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Advances in Geosciences An open-access journal for refereed proceedings and special publications
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Volume 6
Adv. Geosci., 6, 83–86, 2006
https://doi.org/10.5194/adgeo-6-83-2006
© Author(s) 2006. This work is licensed under
the Creative Commons Attribution-NonCommercial-ShareAlike 2.5 License.
Adv. Geosci., 6, 83–86, 2006
https://doi.org/10.5194/adgeo-6-83-2006
© Author(s) 2006. This work is licensed under
the Creative Commons Attribution-NonCommercial-ShareAlike 2.5 License.

  09 Jan 2006

09 Jan 2006

Opposing oceanic and atmospheric ENSO influences on the Ross Sea Region, Antarctica

N. A. N. Bertler1,2, T. R. Naish1,2, P. A. Mayewski3, and P. J. Barrett1 N. A. N. Bertler et al.
  • 1Antarctic Research Centre, Victoria University, PO Box 600, Wellington, New Zealand
  • 2Institute of Geological and Nuclear Sciences Ltd., P.O. Box 30368, Lower Hutt, New Zealand
  • 3Climate Change Institute, University of Maine, Bryand Global Sciences Center, Orono, Maine 04469, USA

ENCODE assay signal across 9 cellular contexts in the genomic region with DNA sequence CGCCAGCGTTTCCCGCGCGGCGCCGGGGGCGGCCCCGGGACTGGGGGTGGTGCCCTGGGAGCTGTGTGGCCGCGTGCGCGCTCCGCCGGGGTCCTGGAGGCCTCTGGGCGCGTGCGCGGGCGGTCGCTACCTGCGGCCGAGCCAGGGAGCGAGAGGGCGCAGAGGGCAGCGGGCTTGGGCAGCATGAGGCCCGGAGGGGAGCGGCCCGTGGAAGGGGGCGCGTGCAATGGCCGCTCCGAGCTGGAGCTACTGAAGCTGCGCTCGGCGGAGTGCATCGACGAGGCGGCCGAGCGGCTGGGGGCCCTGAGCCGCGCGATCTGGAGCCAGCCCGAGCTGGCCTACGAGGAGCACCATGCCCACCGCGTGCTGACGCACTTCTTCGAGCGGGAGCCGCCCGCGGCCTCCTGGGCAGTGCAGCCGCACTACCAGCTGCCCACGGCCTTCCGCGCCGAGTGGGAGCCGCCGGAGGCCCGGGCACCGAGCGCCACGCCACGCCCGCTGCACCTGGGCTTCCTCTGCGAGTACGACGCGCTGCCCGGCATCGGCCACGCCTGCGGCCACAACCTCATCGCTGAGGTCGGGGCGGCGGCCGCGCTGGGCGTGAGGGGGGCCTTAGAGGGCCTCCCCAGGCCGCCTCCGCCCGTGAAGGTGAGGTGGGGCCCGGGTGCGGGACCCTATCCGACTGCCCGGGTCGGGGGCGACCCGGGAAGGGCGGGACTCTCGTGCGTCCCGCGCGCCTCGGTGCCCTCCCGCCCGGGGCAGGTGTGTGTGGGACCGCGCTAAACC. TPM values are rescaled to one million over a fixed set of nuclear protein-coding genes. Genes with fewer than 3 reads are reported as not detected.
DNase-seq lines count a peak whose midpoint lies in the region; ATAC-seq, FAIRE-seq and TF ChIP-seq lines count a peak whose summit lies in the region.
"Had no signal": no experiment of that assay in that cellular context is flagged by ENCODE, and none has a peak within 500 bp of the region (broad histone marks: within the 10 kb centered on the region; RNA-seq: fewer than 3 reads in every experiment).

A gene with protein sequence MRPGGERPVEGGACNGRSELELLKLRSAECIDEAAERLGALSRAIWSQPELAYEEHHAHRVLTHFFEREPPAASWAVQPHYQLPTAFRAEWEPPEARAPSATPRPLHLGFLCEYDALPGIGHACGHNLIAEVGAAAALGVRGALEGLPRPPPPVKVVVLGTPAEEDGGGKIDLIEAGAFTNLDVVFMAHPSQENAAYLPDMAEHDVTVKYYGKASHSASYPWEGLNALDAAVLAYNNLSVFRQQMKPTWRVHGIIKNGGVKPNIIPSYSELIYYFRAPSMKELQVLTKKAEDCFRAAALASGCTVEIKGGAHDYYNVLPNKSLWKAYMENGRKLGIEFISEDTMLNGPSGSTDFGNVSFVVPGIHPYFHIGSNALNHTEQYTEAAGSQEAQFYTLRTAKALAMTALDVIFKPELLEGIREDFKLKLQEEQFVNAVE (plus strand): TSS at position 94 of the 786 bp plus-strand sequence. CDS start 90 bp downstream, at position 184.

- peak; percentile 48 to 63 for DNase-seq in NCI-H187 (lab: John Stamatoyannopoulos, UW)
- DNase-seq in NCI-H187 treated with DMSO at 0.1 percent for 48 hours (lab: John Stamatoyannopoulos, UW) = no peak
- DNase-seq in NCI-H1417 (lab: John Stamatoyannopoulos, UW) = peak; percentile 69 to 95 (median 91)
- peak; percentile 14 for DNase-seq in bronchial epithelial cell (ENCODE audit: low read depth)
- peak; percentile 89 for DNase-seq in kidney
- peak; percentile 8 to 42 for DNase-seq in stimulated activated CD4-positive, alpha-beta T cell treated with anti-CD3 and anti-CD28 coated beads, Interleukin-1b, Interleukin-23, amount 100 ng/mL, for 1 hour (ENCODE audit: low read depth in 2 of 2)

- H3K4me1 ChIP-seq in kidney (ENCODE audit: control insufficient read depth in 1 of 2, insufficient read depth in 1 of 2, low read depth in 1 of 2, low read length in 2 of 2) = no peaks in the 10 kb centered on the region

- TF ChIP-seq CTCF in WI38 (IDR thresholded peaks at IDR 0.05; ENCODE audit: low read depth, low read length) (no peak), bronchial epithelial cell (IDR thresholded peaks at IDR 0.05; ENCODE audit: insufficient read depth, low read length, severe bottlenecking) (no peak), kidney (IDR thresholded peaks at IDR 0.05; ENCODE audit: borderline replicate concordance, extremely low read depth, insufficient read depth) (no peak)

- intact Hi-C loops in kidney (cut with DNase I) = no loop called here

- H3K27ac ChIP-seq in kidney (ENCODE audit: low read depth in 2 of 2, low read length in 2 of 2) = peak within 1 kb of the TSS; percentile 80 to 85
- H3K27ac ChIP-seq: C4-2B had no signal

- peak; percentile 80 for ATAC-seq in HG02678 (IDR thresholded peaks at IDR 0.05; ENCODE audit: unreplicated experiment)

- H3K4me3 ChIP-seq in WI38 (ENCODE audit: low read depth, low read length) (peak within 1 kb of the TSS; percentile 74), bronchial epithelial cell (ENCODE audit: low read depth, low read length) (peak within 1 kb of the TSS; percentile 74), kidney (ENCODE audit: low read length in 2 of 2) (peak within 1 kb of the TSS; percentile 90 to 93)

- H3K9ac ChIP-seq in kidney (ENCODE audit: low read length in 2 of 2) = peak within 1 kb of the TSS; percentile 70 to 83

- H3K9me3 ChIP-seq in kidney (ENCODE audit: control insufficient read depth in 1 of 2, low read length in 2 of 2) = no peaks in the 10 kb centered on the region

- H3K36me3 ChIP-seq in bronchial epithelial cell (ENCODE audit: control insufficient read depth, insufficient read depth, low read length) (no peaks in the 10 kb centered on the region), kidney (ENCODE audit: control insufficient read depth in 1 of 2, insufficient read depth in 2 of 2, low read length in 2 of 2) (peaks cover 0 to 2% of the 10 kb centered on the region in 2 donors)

Abstract. Here we discuss the cause and effect of opposing atmospheric and oceanic ENSO forcings in the Ross Sea, that lead to a net warming in the eastern Ross Sea and a net cooling in the western Ross Sea during El Niño years. During La Niña years the opposite is observed. The oceanic ENSO effect causes a ~1 K warming with a 3 month lag during El Niño years in comparison to La Niña time periods. During El Niño events, the atmospheric ENSO effect leads to a shift and weakening of the Amundsen Sea Low, causing enhanced import of colder West Antarctic air masses into the western Ross Sea. We find that this indirect ENSO effect is about one order of magnitude stronger (up to 15 K) in the western Ross Sea than the direct effect (~1 K), leading to a net cooling during El Niño and net warming during La Niña events.

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